SAB: One example is the character Marcus in Babylon 5. His secret is that he can’t let go of his own pain. But he won’t even face it. Another example of a non-violent conflict is a character attempting to light a fire and knowing that he will die if he doesn’t get it. There are many ways that humans can die.

JRW: You don’t have to kill off your characters. Conflict can be about what they really want. For instance in romance, the character may think they want a person but then they discover that’s not what they wanted.

BC: It doesn’t have to be an actual death. It can be a moral death. Or psychological death. Or societal death.

SAB: Like in Stephen King’s The Stand. The society is gone. How you build your society will lead to conflict.

Q: Could there be needless conflict? Or can we just write extra conflict?

JRW: Conflict has to advance the plot. It has to do something in the story.

MF: You leave out getting out of bed and brushing your teeth because it’s not interesting.

SAB: Sometimes you have to write a lot of stuff in the draft to get the story straight in your head. You need to understand the world first and then strip out stuff. Decide what the reader needs to know.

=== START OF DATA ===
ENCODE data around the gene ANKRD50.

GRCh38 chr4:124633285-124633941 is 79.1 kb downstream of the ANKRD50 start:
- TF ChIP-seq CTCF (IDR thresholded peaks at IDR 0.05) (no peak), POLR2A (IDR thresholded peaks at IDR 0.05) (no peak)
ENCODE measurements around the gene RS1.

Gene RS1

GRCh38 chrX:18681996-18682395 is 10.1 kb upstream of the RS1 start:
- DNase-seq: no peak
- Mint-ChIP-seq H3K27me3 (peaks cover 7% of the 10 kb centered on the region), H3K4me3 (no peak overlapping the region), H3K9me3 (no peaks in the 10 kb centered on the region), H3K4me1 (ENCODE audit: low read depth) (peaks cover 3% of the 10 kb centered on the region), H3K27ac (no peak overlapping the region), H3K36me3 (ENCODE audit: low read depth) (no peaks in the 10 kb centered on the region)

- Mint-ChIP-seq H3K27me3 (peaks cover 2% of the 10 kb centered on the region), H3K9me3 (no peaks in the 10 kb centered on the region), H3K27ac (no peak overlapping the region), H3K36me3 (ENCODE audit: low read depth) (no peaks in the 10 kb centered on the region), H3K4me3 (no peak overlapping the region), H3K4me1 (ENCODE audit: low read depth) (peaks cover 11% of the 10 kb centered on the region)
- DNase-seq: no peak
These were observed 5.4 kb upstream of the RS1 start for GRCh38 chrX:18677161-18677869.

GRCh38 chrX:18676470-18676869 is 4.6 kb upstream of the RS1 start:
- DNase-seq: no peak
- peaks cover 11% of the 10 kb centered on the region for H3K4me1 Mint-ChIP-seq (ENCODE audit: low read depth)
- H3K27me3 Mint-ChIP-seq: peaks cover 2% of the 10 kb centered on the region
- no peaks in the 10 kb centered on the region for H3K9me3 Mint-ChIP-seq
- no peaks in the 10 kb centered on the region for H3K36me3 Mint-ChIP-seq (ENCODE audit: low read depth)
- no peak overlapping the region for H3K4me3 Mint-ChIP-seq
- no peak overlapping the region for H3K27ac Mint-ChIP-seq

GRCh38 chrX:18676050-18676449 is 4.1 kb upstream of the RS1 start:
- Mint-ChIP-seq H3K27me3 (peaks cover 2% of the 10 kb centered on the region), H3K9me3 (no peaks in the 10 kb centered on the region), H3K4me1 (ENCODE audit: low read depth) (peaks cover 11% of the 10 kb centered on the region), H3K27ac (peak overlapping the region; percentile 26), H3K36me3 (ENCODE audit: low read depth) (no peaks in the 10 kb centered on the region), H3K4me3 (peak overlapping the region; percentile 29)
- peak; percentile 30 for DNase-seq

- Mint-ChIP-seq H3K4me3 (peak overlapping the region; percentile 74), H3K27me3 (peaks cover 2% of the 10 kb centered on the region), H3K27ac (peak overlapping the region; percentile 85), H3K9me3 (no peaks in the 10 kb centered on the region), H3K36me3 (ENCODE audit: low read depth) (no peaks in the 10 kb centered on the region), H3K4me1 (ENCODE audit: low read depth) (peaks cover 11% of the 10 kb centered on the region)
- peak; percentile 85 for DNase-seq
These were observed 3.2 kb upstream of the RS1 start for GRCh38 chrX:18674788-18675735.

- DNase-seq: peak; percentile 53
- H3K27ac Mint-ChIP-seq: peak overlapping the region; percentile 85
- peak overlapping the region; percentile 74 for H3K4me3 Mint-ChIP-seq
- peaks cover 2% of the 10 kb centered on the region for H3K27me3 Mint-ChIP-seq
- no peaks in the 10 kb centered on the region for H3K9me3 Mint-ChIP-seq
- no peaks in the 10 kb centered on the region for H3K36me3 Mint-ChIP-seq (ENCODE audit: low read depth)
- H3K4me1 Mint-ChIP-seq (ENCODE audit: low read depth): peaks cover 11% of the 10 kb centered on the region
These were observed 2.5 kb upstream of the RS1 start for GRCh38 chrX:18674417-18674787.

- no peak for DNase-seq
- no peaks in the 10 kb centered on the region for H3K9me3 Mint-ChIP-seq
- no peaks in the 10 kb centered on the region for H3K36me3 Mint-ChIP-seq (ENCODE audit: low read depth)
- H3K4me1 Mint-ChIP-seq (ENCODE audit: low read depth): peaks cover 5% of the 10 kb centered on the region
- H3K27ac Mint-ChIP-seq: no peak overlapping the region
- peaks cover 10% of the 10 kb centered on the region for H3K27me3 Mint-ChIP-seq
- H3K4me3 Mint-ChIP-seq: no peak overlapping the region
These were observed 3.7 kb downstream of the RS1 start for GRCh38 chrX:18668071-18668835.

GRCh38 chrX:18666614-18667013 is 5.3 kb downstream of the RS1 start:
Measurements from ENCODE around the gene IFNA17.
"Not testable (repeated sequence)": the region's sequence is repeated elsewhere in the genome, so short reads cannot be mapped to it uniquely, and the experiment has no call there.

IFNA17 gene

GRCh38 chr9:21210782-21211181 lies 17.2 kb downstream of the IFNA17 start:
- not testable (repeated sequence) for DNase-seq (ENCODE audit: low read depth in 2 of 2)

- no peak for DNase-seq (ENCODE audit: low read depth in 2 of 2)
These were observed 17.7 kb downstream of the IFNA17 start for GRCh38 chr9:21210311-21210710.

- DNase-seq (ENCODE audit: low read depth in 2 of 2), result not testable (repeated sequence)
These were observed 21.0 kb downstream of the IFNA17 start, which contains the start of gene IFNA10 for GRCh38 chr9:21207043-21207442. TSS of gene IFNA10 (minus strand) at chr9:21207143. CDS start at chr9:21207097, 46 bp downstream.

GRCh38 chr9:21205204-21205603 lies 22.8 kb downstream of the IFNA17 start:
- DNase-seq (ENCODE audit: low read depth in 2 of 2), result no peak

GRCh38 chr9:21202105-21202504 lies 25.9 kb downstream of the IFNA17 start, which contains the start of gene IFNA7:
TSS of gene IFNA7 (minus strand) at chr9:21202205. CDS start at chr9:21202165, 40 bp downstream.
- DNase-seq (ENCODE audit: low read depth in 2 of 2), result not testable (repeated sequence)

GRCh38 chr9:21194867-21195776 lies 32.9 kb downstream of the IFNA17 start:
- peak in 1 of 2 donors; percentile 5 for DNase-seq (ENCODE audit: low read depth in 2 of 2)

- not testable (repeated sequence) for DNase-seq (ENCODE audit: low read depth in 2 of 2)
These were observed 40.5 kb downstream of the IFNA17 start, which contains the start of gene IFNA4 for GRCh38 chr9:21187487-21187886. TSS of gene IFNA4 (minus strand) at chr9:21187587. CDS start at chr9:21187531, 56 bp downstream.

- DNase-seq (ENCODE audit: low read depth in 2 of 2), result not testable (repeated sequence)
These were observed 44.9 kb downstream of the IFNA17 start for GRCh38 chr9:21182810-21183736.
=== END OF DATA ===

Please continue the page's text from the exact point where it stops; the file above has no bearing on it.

MF: In journalism, they say that you need to know ten times as much as what you actually put into the story. Only 10% is important.

SAB: It can be hard to understand what needs to be on the page. Think about character motivation. What drives him?

BC: Sometimes conflict is about choice. It either gets worse or better.

MF: They’re all choices. Good stories make difficult choices which are understandable whether they are good or bad.

JRW: In stories, you have to keep the plot and character development in mind. If the conflict doesn’t advance them, it doesn’t belong there.

SAB: Characters are human and they handle things in human ways. How he handles it depends on experience.

Notes from MisCon 27, Part 12

(To see all my posts on MisCon, including last year’s notes, go here.)

In the panel transcriptions, I’m mostly paraphrasing what the panelists said. If there are any errors, they’re mine and mine alone. For any corrections, just drop me a note.

Panel title: Writing Yourself Into (and Out of) Corners